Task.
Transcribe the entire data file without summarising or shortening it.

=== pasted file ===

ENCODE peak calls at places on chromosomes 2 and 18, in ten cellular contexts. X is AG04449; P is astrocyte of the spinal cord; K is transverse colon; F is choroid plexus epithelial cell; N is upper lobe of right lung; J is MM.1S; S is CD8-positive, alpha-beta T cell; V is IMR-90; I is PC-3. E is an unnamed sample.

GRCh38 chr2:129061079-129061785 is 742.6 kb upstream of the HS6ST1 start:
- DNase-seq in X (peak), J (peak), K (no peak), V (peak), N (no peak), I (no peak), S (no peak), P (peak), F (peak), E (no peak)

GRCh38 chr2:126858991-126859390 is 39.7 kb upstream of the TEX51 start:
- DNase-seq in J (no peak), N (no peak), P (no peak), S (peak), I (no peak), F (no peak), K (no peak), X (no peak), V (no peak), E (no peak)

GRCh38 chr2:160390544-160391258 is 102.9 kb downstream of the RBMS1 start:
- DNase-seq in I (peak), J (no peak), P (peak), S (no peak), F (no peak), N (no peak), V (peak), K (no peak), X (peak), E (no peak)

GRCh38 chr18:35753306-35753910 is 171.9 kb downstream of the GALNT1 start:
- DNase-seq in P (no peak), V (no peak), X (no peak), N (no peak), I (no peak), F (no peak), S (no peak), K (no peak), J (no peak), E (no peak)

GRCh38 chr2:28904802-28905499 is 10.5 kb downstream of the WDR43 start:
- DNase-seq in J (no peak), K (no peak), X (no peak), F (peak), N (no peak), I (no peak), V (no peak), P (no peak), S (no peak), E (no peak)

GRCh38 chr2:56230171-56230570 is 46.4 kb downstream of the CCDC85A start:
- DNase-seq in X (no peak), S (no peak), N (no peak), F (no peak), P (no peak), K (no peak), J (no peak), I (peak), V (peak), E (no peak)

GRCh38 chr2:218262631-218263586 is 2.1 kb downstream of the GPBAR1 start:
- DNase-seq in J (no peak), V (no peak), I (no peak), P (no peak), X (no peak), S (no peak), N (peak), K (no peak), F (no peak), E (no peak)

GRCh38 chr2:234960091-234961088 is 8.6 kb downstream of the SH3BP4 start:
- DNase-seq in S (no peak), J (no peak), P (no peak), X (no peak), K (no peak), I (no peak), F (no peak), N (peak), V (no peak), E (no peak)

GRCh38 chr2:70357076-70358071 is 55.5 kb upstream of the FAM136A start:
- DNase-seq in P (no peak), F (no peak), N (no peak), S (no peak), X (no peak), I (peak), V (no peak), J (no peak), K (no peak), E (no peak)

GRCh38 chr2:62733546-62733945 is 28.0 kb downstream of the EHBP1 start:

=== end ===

ENCODE peak calls at places on chromosomes 2 and 18, in ten cellular contexts. X is AG04449; P is astrocyte of the spinal cord; K is transverse colon; F is choroid plexus epithelial cell; N is upper lobe of right lung; J is MM.1S; S is CD8-positive, alpha-beta T cell; V is IMR-90; I is PC-3. E is an unnamed sample.

GRCh38 chr2:129061079-129061785 is 742.6 kb upstream of the HS6ST1 start:
- DNase-seq in X (peak), J (peak), K (no peak), V (peak), N (no peak), I (no peak), S (no peak), P (peak), F (peak), E (no peak)

GRCh38 chr2:126858991-126859390 is 39.7 kb upstream of the TEX51 start:
- DNase-seq in J (no peak), N (no peak), P (no peak), S (peak), I (no peak), F (no peak), K (no peak), X (no peak), V (no peak), E (no peak)

GRCh38 chr2:160390544-160391258 is 102.9 kb downstream of the RBMS1 start:
- DNase-seq in I (peak), J (no peak), P (peak), S (no peak), F (no peak), N (no peak), V (peak), K (no peak), X (peak), E (no peak)

GRCh38 chr18:35753306-35753910 is 171.9 kb downstream of the GALNT1 start:
- DNase-seq in P (no peak), V (no peak), X (no peak), N (no peak), I (no peak), F (no peak), S (no peak), K (no peak), J (no peak), E (no peak)

GRCh38 chr2:28904802-28905499 is 10.5 kb downstream of the WDR43 start:
- DNase-seq in J (no peak), K (no peak), X (no peak), F (peak), N (no peak), I (no peak), V (no peak), P (no peak), S (no peak), E (no peak)

GRCh38 chr2:56230171-56230570 is 46.4 kb downstream of the CCDC85A start:
- DNase-seq in X (no peak), S (no peak), N (no peak), F (no peak), P (no peak), K (no peak), J (no peak), I (peak), V (peak), E (no peak)

GRCh38 chr2:218262631-218263586 is 2.1 kb downstream of the GPBAR1 start:
- DNase-seq in J (no peak), V (no peak), I (no peak), P (no peak), X (no peak), S (no peak), N (peak), K (no peak), F (no peak), E (no peak)

GRCh38 chr2:234960091-234961088 is 8.6 kb downstream of the SH3BP4 start:
- DNase-seq in S (no peak), J (no peak), P (no peak), X (no peak), K (no peak), I (no peak), F (no peak), N (peak), V (no peak), E (no peak)

GRCh38 chr2:70357076-70358071 is 55.5 kb upstream of the FAM136A start:
- DNase-seq in P (no peak), F (no peak), N (no peak), S (no peak), X (no peak), I (peak), V (no peak), J (no peak), K (no peak), E (no peak)

GRCh38 chr2:62733546-62733945 is 28.0 kb downstream of the EHBP1 start: